Our Family in Better Times
By Carol Steinberg
My father's stage name in high school was Kenny Stevens. Booking agents called offering gigs to the Kenny Stevens band and were told by my Bubbe in her Russian accent that there was no one there by that name. He was Maish. His name in English was Marvin.
To his high school friends, he was known as Marvelous Marvin. He told us he wrote the Lowell High School anthem and that high school was the best time of his life. He said people always said he sang like Frank Sinatra. He did.
My childhood family was a happy one. We sang in the car all the time--Marvin belting it out the loudest, mom crooning along with him, and us kids alternating between singing along and fighting in the back seat-- "With Someone like you", "Til We Meet Again", and the one which made it look like they were really in love- "Love Forever True."
As a teenager, after dinner, I would accompany dad's beautiful tenor voice on "Misty" or "Autumn Leaves" on the piano. Mom offered her voice from the kitchen while she did the dishes.
Every Rosh Hashanah in the synagogue, Marvelous Marvin would embarrass me and fill me with pride by standing up tall and booming out Adon Olam and Hayom Tamsaynu. Every Passover he royally presided over the seder with his Lowell, Mass. accent beginning with a Kiddush that brought tears to our eyes, and ending with a resounding rendition of Echod Mi Yodeah.
He supported the family with a small oil heating business inherited from my mom's father. But it was my dad's music that kept him Marvelous long after high school and throughout his sad, stormy life.
When I was in fourth grade, my dad came down with MS. He balanced himself with one cane, then two, as I grew up. When we would take a walk, he would sit in the sun, tanning easily and, it appeared, happily. We all would sing "Look for the Silver Lining" and "The Bluebird of Happiness" in the car to cheer him.
As time progressed, the sadness MS brought my dad grew. When my sister and I were in college, it exploded in anger. The family portrait shattered. The music paused.
He survived alone for a while after my parents broke up; then a series of aides cared for him in his house for several years. Eventually he sold his business and landed in a nursing home for the second chapter of his life. But, with a little help from us, his kids and grandkids, his music sustained him to the end.
Whenever we visited, Marvelous Marvin led us in standards, Broadway tunes, and classics from the synagogue like Ayn Kelohenu, in the nursing home courtyard or around the piano. Other residents often joined in.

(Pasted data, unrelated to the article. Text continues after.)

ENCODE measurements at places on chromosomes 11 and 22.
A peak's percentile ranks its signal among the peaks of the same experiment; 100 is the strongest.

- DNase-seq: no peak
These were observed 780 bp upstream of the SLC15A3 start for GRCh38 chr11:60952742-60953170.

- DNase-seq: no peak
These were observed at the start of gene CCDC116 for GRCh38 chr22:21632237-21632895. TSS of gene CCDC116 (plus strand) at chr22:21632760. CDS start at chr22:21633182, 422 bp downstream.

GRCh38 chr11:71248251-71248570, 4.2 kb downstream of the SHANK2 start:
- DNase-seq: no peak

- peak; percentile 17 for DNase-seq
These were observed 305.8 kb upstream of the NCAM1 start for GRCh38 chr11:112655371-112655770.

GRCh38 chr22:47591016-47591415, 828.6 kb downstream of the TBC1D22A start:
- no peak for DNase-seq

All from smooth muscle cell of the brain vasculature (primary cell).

Each year, we had a seder at the home. We brought all the fixings-a "seder in a box" - and dad ruled proudly with his remarkable voice.
By the time he reached his 80's, dad didn't believe me when I said he sold his oil heating business or that he and my mom divorced many years ago. But he remembered every word of Yigdal which he sang on the beema at his shul when he was 13. His parents were so proud.
He knew all the songs when we celebrated his 82nd birthday with a Frank Sinatra CD, spending the afternoon singing with Frank and eating cake with the staff. When my brother brought his saxophone and "Music Minus One" tapes, dad sang for three hours and didn't forget a phrase.
After we took him to see a local production of "My Fair Lady", we were waiting on the street corner for the van to take us back to the nursing home, belting out the score. He reminded us when we couldn't remember how the next verse of "On the Street Where You Live" began: "Are there lilac trees in the heart of town?"
The Sunday before he died, in bed with tubes in his nose he sang "Misty" with my sister, my daughter, and I. He hit those high notes like he did when I was a teenager and accompanied his beautiful tenor voice --a little fainter but the pitch was still there. We all joined him in a gentle chorus of Echod Mi Yodea one last time.
My dad died during the high holidays in 2008. The local cantor led the small graveside service. His tenor was lovely but paled in comparison to the voice of Marvelous Marvin which we will never forget.
from the May 2013 Edition of the Jewish Magazine
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